07 Nov California Sen. Kamala Harris Named 49th Vice President of the United States
Kamala Harria at the 2019 National Forum on Wages and Working People hosted by the Center for the American Progress Action Fund and the SEIU at the Enclave in Las Vegas. (Gage Skidmore via Flickr)
By Antonio Ray Harvey | California Black Media
SACRAMENTO, Calif — Sen. Kamala Harris’s (D-California) journey to becoming the first Black and first woman vice president of the United States today has been marked by a line of other historic professional milestones, most of them achieved here in her home state.
Today, most national news networks have declared Joe Biden the winner of the 2020 election, although the Federal Election Commission has yet to finalize the results.
In January, when Joe Biden is inaugurated 46th vice president of the United States, Harris will step into her role as Biden’s number 2, a trusted ally, the second most powerful leader in the world and the 49th vice president of the United States. Three vice presidents served under President Franklin Delano Roosevelt.
“Kamala Harris is one of the most experienced and gifted politicians in the world,” said Amelia Ashley-Ward, publisher of the San Francisco Sun-Reporter, the city’s oldest and longest-running African American newspaper. Ashley-Ward has followed Harris’s career since she worked as the district attorney of San Francisco. She was also an early supporter of the vice president-elect since Harris declared her own run for POTUS in 2019.
“I am proud that she has made another historic leap as the first woman and first African American vice president of the United States,” Ward told California Black Media via phone.
After Harris completed two terms as the district attorney of San Francisco, she was elected as the first African American and first woman to serve as California’s attorney general.
Harris was also the first person of South Asian descent to be elected to the United States Senate and to become vice president of the United States.
In 2017, Harris was sworn in as the junior United States Senator for California. At the time, she also made history as the second African American woman to serve in the United States Senate after Carol Moseley Braun, who represented Illinois from 1993 to 1999.
She currently serves on the Homeland Security and Governmental Affairs Committee, the Select Committee on Intelligence, the Committee on the Judiciary and the Committee on the Budget.
In early August, Biden asked Harris to be his running mate and vice-presidential candidate, despite a contentious relationship between the two when they were racing against each other for the Democrat nomination to hold the highest office in the country.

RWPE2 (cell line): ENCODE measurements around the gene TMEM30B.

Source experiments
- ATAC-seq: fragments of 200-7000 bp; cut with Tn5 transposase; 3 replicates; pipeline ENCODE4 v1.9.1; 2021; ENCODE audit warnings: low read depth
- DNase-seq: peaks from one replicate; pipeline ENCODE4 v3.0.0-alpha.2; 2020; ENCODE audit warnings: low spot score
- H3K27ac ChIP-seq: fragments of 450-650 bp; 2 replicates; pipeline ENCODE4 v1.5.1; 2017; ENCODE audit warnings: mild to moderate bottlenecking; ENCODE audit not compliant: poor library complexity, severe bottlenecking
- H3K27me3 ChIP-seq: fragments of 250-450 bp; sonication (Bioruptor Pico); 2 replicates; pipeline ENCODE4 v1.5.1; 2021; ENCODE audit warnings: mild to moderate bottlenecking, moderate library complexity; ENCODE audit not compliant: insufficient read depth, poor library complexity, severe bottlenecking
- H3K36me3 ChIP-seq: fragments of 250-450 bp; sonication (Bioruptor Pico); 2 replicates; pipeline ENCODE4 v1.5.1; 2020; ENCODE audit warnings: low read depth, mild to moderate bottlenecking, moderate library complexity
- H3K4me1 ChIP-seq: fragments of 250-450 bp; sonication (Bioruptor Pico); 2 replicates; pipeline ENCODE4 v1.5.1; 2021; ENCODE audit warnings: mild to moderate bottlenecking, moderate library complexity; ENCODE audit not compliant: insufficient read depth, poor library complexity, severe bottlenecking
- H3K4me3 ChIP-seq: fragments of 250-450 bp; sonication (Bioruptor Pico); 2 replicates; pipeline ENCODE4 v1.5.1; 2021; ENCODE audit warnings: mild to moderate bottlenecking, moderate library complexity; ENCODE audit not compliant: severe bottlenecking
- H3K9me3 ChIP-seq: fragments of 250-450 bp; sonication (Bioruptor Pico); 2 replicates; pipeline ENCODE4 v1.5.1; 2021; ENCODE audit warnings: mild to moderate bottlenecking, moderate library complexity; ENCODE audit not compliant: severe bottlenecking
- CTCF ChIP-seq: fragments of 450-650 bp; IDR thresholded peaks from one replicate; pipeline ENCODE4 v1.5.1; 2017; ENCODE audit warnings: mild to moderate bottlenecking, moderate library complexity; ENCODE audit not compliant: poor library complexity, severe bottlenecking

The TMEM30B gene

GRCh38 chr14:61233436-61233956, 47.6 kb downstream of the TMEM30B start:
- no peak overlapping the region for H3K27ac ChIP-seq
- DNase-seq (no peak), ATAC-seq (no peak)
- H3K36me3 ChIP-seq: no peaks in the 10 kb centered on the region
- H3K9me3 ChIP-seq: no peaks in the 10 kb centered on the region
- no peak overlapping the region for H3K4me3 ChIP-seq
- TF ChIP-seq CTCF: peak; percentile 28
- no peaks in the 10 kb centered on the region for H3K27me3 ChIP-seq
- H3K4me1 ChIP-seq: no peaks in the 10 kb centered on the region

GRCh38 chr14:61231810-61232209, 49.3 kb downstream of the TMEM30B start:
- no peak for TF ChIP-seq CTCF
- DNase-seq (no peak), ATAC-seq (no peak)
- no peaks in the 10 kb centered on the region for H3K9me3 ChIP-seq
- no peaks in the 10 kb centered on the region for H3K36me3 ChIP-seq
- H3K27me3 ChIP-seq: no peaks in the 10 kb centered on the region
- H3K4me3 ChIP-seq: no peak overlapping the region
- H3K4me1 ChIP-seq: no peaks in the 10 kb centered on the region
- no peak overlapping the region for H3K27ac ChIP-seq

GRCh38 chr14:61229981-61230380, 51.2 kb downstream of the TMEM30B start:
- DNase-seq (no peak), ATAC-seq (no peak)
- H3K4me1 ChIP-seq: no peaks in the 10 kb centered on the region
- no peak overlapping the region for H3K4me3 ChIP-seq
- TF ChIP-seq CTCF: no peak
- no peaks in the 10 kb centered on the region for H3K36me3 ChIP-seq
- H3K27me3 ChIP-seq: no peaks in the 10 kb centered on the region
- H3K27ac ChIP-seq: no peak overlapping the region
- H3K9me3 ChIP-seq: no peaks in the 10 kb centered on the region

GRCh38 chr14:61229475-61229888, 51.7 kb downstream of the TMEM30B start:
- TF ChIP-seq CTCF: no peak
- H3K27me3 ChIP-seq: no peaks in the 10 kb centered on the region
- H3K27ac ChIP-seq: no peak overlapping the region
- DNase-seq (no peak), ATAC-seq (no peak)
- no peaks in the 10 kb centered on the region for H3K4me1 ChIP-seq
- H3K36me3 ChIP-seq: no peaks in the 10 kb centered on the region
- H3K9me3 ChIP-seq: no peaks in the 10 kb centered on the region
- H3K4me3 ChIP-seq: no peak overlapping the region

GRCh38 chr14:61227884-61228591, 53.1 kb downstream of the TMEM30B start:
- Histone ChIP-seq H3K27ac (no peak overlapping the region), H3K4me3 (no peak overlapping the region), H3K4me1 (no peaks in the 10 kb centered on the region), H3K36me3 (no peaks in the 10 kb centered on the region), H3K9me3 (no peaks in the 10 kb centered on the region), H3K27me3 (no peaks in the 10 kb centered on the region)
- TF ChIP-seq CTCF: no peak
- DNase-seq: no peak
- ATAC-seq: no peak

Harris and Biden clashed over race relationships and bussing during a debate in June 2019. Harris had concerns about Biden’s relationships with known segregationist senators and his former anti-bussing stance.
“It was hurtful to hear you talk about the reputations of two United States senators who built their reputations and career on the segregation of race in this country. And it was not only that, but you also worked with them to oppose busing,” Harris said to Biden during one of the debates.
“And, you know, there was a little girl in California who was part of the second class to integrate her public schools, and she was bused to school every day. And that little girl was me,” Harris told Biden.
Harris and Biden were able to work out their differences. Harris, who is a graduate of Howard University in Washington, D.C., has said that she does not believe Biden is a racist and has praised him for committing to the “importance of finding common ground,” she has since said.
Both Biden and Harris have said their disagreements are water under the bridge.
Now, the country has inherited one of California’s most powerful Black female politicians with a vast background in criminal law.
“Back when Kamala was Attorney General, she worked closely with Beau (Biden’s late son Beau Biden),” Biden said on his Twitter account after selecting Harris as his V.P. “I watched as they took on the big banks, lifted up working people, and protected women and kids from abuse. I was proud then, and I’m proud now to have her as my partner in this campaign.”
The U.S. Constitution mandates vacancies in the U.S. House of Representatives to be filled through a sanctioned election. But the Constitution works in a different capacity when installing a U.S. Senate vacancy.
According to the National Conference of State Legislatures, only three states allow the governor to make an appointment to fill a Senate vacancy temporarily but only under very strict conditions.
California is one of the states that permits vacancies to be filled by a gubernatorial appointment. California Gov. Gavin Newsom will have the authority of choosing Harris’s immediate successor.
Black leaders, political Black women organizations, and Black academics propose that the seat Harris is leaving should continue to be occupied by a Black person since Harris made history as the first African American from California to become senator — and since there are only two other Black senators in the United States Congress.
Chaya Crowder, an African American Political Science professor at Loyola Marymount University in Los Angeles told California Black Media in August that Black women should not have to stand in line for things for which they have laid down the tracks.